Geography Of The Channel Islands
The Channel Islands (Norman: Îles d'la Manche, French: Îles Anglo-Normandes or Îles de la Manche) are an archipelago of British Crown Dependencies in the English Channel, off the French coast of Normandy. They include two separate bailiwicks: the Bailiwick of Guernsey and the Bailiwick of Jersey. They are considered the remnants of the Duchy of Normandy, and are not part of the United Kingdom. They have a total population of about 168,000 and their respective capitals, Saint Peter Port and Saint Helier, have populations of 16,488 and 28,310. The total area of the islands is 194 km².
The Bailiwicks have been administered separately since the late 13th century; common institutions are the exception rather than the rule. The two Bailiwicks have no common laws, no common elections, and no common representative body (although their politicians consult regularly).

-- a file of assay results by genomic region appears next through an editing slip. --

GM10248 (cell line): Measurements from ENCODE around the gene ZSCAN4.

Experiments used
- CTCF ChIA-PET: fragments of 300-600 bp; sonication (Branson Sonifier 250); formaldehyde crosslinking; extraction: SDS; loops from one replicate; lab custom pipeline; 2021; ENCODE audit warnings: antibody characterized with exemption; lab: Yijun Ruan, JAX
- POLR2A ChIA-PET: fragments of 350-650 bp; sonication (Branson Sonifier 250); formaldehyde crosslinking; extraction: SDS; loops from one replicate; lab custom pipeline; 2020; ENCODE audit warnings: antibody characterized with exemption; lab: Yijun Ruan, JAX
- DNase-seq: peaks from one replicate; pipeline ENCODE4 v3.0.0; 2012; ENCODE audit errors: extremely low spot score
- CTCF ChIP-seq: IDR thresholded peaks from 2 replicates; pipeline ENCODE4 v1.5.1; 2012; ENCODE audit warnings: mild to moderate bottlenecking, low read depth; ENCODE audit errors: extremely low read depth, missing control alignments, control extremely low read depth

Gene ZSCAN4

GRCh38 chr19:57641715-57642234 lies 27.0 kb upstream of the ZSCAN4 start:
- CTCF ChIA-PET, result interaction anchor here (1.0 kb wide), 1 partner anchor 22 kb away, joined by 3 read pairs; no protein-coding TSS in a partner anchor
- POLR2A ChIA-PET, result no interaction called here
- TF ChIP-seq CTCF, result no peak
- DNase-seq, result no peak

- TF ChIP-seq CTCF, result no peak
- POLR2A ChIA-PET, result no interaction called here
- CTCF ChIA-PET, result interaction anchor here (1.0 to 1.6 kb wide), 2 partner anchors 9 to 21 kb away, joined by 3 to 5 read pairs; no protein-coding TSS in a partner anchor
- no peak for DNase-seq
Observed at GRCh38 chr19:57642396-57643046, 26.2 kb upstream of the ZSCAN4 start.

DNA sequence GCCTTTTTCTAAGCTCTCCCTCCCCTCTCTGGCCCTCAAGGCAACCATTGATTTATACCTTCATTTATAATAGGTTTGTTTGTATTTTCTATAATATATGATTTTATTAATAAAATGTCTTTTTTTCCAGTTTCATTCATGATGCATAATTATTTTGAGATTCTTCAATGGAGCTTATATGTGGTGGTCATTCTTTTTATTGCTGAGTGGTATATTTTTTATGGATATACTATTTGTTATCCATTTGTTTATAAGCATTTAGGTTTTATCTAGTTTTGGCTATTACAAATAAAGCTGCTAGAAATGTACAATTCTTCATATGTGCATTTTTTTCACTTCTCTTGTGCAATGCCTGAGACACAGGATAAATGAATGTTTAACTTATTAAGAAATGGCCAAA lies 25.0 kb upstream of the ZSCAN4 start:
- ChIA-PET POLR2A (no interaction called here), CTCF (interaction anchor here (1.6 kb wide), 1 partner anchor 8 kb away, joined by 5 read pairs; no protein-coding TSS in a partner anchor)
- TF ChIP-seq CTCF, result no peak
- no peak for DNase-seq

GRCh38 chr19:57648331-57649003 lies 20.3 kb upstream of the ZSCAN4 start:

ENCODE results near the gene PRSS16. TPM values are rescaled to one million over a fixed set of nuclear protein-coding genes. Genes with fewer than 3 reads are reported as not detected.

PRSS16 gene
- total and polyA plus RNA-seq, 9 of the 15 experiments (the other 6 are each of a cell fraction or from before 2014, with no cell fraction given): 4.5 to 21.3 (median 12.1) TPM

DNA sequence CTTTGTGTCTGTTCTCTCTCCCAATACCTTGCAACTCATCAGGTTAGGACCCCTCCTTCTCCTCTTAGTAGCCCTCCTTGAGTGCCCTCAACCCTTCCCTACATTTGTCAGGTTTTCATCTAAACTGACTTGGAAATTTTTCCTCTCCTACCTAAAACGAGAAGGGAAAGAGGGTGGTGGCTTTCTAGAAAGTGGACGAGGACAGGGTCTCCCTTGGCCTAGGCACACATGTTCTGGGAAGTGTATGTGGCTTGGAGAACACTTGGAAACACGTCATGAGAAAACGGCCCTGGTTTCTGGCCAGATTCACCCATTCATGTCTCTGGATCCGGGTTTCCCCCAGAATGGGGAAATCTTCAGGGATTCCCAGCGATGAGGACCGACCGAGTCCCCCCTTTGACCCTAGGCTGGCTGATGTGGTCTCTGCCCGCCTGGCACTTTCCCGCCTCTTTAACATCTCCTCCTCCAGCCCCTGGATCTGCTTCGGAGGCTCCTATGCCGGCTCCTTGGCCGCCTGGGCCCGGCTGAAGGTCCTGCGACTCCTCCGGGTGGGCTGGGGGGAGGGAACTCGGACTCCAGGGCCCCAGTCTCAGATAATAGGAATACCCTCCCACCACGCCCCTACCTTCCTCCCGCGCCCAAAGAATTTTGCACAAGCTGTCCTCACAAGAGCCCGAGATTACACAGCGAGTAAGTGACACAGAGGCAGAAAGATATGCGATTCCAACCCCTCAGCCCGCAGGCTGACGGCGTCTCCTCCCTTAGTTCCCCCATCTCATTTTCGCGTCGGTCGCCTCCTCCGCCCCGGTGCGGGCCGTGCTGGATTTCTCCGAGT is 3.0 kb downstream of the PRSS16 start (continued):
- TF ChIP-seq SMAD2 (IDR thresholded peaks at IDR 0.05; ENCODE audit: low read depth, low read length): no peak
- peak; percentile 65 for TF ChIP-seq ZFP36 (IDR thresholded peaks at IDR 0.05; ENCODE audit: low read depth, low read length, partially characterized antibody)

Famous quotes containing the words geography of, geography and/or channel:
“The California fever is not likely to take us off.... There is neither romance nor glory in digging for gold after the manner of the pictures in the geography of diamond washing in Brazil.”
—Rutherford Birchard Hayes (18221893)
“At present cats have more purchasing power and influence than the poor of this planet. Accidents of geography and colonial history should no longer determine who gets the fish.”
—Derek Wall (b. 1965)
“Eddie did not die. He is no longer on Channel 4, and our sets are tuned to Channel 4; hes on Channel 7, but hes still broadcasting. Physical incarnation is highly overrated; it is one corner of universal possibility.”
—Marianne Williamson (b. 1953)